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Old Jul 29, 2006, 2:00 AM   #1
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I love the zoom images my girlfriend gets from her Lumix FZ-3, but when I try to use the camera, the EVF throws me off. Is there ANY digital camera that has a 10X or greater optical zoom and an optical or glass viewfinder. I don't want an electronic viewfinder.



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Danny
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Old Jul 29, 2006, 7:36 AM   #2
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Nope (except for DSLR models).

A non-DSLR model does not have the ability to use a TTL (Through The Lens) Optical Viewfinder.

So, non-DSLR models that have optical viewfinders have one that uses a separate optical path compared to the lens, making it very difficult to have anything close to an accurate view, with parallax becoming a big problem with longer focal lengths and closer distances to your subject (you focus on something in the center and the actual focus point is not in the center).

Although there may be one that's longer (I haven't paid *that* much attention), the most zoom I can recall in a non-DSLR model with an optical viewfinder is the Pentax Optio 750z (37.5-187.5mm equivalent zoom range). They had some earlier models that preceded it (for example the Pentax Optio 555z) with this same zoom range with an optical viewfinder. It's not TTL (separate optical path for the viewfinder).

If budget permits, and you don't mind the extra size and weight, you may want to consider a DSLR solution instead. A DSLR does use a true TTL Optical Viewfinder and it will work with any lens you can mount on it.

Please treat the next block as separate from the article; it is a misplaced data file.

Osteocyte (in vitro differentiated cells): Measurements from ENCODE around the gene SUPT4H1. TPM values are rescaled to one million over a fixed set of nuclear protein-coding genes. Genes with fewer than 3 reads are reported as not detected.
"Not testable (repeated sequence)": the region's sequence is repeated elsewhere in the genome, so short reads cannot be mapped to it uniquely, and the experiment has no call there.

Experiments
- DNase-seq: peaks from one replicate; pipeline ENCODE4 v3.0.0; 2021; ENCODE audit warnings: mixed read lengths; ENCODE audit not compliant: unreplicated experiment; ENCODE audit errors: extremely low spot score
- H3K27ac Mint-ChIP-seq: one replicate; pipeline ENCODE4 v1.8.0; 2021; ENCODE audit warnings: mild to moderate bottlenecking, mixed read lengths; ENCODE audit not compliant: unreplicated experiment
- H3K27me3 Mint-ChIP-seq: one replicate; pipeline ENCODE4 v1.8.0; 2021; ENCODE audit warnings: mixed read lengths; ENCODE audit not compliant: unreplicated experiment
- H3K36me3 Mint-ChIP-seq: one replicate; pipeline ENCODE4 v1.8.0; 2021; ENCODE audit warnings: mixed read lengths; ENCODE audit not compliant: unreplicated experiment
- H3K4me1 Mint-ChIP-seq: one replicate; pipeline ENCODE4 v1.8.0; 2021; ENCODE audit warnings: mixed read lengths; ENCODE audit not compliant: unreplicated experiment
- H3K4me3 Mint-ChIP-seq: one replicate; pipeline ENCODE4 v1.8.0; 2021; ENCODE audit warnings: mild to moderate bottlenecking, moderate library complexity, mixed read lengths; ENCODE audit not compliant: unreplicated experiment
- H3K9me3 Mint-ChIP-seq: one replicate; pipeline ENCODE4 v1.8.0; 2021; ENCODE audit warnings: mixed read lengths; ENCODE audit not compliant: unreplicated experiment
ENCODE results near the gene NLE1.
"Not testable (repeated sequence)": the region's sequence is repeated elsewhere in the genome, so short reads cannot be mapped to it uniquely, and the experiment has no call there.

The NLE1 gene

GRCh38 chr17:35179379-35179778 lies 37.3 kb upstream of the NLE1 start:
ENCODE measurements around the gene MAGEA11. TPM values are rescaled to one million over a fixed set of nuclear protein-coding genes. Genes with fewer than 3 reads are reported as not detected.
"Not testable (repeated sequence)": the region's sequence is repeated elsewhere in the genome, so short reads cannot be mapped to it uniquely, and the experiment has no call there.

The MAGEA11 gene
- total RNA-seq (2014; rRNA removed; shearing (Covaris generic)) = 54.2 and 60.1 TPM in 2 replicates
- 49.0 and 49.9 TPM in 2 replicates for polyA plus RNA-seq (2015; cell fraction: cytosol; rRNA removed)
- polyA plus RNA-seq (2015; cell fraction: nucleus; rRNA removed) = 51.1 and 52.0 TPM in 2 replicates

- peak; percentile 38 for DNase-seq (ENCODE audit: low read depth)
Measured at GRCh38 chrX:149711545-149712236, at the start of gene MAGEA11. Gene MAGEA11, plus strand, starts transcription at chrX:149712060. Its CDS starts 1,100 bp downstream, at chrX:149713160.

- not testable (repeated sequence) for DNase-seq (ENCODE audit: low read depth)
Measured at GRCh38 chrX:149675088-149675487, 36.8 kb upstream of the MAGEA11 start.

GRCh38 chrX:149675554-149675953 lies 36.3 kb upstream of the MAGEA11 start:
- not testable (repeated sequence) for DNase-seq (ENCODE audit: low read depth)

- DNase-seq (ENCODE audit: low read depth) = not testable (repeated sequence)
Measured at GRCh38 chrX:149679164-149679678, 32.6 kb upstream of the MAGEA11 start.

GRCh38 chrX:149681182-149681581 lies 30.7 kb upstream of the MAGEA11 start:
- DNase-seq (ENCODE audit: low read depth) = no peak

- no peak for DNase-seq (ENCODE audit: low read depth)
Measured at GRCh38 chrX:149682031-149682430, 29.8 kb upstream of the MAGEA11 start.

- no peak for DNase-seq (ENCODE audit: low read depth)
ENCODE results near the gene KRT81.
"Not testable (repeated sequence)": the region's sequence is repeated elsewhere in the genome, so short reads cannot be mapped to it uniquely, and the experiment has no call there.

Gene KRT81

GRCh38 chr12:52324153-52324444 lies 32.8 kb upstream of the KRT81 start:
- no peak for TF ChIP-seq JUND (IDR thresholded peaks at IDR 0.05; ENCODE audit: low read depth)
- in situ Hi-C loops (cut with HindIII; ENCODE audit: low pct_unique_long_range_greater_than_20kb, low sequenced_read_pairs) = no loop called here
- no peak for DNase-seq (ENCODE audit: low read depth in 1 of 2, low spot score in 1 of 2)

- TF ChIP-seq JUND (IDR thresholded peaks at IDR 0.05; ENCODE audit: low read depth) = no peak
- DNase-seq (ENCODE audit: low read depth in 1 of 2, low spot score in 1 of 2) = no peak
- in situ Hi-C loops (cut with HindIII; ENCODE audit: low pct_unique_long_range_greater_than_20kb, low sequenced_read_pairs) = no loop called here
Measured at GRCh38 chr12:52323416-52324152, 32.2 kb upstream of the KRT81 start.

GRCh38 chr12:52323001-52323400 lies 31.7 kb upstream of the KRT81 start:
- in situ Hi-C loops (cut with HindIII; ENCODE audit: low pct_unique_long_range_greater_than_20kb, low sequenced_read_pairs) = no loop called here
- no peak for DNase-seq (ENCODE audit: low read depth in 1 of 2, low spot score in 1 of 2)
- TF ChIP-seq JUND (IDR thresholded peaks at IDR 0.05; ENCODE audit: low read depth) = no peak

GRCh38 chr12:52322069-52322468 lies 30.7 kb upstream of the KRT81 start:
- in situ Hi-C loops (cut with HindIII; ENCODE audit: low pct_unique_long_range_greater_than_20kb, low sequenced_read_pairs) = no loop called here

If you're looking for a single lens solution, you can find some lenses that have a pretty decent focal range. For example, Tamron and Sigma make 18-200mm and 28-300mm lenses. Some of our members using the Konica Minolta DSLR models are using the Tamron 28-300mm XR lens. An Ebay vendor has been selling these for approximately $150.00 in Minolta mount (and Minolta AF mount lenses will work on the new Sony DSLR-A100, too).

Note that with an entry level DSLR model, lenses will appear to be longer than they will on a 35mm camera. So, to see how the angle of view compares to a 35mm model, you need to multiply the focal length of a lens by 1.5x for entry level Nikon, Pentax, Konica Minolta, and Sony DSLR models (these all use the same size Sony sensors).

For example, an 18-200mm lens on a Nikon D50, Pentax *st DL, Konica Minolta 5D, etc., will behave like a 27-300mm lens would on a 35mm camera; or a 28-300mm lens would behave like a 42-450mm lens would on a 35mm camera.

For entry level Canon models like the Rebel XT, you need to multiply the focal length by 1.6x (versus 1.5x for models using a Sony sensor).

For entry level Olympus models (E-500, E-300, etc.), you need to multiply the focal length of a lens by 2x (for example, a 50mm lens will behave like a 100mm lens would on a 35mm camera).


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Old Jul 29, 2006, 7:49 AM   #3
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Correct me if I'm wrong, but I think there are many non-DSLR cameras that have a pseudo-TTL optical system. The Fuji S9000, for instance, displays what's being "seen" by the imaging chip. There is no disparity between what's in the viewfinder versus what actually gets recorded (except for a little clipping around the edges.)
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Old Jul 29, 2006, 7:52 AM   #4
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It's through the lens (you're seeing what the sensor is seeing, although with a slight delay from the needed readout, depending on how often the display is being refreshed) The refresh rate with most models also varies with lighting (slower refresh rate in lower light).

But, it's not optical.

That's an EVF (Electronic Viewfinder), which is what the Original Poster does not want. ;-)

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Old Jul 29, 2006, 10:50 AM   #5
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Another option might be the Panasonic TZ-1 which is very small as 10-12X super zooms go and it has no EVF and a high quality LCDused forframing. The pixel count in the LCD is very high and the LCD is 2.5".

I own one and like it a lot. Here is a sample photo taken handheld, using ISO 800 without any flash.

MT
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